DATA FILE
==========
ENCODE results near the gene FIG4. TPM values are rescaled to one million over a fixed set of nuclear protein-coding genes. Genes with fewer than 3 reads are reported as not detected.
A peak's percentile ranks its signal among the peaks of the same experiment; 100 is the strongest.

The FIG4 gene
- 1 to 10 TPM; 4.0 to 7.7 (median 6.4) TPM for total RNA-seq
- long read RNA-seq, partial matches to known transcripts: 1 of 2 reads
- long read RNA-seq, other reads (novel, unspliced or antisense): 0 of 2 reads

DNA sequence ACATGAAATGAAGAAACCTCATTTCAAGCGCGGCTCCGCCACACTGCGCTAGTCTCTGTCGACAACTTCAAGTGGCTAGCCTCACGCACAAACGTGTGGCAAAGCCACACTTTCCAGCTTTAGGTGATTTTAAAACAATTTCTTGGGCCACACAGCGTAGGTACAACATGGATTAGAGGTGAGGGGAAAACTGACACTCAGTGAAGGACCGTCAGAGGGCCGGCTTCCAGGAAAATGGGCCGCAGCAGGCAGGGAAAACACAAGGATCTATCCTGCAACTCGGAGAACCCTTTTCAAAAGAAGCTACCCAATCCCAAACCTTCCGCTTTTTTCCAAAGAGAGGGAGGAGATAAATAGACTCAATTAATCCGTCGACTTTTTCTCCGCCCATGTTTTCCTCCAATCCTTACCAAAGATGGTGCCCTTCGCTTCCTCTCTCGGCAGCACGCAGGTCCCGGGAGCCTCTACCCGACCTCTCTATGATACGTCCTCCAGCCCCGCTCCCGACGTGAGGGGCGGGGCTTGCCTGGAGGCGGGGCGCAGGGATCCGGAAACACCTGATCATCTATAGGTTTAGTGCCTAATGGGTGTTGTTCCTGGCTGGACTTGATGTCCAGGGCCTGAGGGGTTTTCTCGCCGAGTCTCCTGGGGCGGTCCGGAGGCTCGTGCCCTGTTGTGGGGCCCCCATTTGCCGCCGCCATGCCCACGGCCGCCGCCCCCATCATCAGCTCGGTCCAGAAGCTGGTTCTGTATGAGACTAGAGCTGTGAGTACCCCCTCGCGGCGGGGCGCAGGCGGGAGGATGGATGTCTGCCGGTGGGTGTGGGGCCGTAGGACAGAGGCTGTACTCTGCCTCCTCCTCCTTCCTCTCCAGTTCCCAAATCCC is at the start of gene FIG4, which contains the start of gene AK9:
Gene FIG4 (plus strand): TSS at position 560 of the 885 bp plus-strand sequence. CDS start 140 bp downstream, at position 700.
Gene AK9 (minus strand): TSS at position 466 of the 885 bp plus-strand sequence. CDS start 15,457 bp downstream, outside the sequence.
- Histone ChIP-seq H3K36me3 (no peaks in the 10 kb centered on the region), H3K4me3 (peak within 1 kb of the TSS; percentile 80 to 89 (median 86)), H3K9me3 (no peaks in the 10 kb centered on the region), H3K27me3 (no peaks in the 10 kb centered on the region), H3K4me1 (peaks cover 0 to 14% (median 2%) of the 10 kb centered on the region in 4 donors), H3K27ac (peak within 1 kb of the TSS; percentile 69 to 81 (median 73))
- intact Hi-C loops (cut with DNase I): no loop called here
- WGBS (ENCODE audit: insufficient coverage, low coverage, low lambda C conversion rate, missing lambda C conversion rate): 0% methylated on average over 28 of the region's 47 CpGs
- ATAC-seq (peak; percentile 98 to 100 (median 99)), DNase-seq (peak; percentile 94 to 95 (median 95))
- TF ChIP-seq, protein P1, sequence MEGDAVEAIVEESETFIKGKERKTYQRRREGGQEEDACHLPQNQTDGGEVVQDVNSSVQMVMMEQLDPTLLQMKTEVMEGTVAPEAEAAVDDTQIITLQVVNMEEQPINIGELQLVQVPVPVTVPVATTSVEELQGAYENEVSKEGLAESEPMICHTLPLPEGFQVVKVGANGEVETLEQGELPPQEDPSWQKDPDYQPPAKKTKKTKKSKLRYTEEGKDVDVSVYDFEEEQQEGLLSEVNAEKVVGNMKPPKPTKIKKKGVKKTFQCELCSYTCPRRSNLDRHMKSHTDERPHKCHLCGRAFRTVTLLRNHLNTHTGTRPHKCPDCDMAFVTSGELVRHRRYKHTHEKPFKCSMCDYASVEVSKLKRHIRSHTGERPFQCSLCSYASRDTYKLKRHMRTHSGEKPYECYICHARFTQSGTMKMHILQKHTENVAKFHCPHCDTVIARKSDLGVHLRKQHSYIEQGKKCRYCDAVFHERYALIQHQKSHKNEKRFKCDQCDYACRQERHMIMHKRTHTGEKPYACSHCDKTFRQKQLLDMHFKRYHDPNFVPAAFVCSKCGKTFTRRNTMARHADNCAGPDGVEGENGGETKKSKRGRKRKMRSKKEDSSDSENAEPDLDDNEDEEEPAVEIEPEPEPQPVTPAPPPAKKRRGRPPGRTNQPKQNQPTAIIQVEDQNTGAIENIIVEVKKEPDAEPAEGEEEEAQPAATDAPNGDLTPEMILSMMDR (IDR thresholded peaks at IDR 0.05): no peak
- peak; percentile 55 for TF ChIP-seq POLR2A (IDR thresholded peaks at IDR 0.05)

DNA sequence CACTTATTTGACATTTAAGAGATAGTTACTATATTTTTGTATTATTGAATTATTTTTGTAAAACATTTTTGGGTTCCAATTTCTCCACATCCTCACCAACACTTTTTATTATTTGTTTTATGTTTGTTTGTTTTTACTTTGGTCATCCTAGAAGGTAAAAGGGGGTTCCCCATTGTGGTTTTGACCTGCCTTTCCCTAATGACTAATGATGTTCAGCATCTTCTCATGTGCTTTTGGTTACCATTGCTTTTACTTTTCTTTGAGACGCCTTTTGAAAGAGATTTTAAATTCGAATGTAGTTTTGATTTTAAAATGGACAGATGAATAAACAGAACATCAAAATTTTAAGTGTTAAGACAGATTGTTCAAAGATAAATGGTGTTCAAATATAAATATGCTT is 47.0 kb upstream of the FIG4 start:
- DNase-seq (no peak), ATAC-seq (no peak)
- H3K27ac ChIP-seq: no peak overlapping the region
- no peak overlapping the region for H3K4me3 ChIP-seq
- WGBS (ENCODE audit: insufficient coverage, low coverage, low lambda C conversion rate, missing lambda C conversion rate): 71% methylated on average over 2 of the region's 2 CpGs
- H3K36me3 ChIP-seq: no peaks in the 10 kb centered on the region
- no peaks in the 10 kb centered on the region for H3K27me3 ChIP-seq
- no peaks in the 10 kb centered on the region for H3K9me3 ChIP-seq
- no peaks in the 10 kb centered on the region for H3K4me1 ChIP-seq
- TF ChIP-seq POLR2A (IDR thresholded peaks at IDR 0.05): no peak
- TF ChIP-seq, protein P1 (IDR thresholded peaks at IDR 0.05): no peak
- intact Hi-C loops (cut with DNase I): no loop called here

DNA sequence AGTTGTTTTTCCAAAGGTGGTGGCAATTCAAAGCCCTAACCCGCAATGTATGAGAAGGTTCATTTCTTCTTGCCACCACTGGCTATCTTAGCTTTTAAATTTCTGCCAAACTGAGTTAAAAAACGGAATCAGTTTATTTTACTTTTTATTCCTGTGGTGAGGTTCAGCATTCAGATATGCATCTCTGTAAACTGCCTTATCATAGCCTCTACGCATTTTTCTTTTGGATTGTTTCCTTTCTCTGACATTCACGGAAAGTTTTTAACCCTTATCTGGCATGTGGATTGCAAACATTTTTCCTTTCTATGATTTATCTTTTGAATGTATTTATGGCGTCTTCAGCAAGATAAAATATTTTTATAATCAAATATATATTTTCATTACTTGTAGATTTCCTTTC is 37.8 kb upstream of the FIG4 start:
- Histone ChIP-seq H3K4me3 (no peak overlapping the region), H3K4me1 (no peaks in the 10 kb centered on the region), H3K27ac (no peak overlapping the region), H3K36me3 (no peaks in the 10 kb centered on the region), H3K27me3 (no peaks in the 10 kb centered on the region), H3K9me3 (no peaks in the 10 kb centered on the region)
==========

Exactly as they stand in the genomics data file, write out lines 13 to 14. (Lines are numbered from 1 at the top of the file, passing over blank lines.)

- ATAC-seq (peak; percentile 98 to 100 (median 99)), DNase-seq (peak; percentile 94 to 95 (median 95))
- TF ChIP-seq, protein P1, sequence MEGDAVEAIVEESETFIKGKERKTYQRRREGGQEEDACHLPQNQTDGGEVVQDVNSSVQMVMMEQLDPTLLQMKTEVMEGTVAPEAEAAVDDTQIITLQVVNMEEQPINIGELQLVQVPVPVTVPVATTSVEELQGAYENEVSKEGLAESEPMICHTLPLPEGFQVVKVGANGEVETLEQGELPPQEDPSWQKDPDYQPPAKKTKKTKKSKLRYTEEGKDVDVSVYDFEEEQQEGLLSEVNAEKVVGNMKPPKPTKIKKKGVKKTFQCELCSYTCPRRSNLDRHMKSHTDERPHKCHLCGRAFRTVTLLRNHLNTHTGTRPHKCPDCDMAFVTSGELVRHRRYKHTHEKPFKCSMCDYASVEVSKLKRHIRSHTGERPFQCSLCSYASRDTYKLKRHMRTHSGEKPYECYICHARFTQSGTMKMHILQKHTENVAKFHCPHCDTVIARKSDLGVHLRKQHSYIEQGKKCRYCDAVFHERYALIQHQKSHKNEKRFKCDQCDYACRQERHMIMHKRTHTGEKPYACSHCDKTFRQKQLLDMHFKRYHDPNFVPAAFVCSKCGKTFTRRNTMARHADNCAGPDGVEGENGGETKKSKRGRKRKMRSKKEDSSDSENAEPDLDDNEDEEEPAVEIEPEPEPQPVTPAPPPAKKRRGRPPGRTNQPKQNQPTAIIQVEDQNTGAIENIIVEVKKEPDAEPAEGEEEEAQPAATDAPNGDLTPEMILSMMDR (IDR thresholded peaks at IDR 0.05): no peak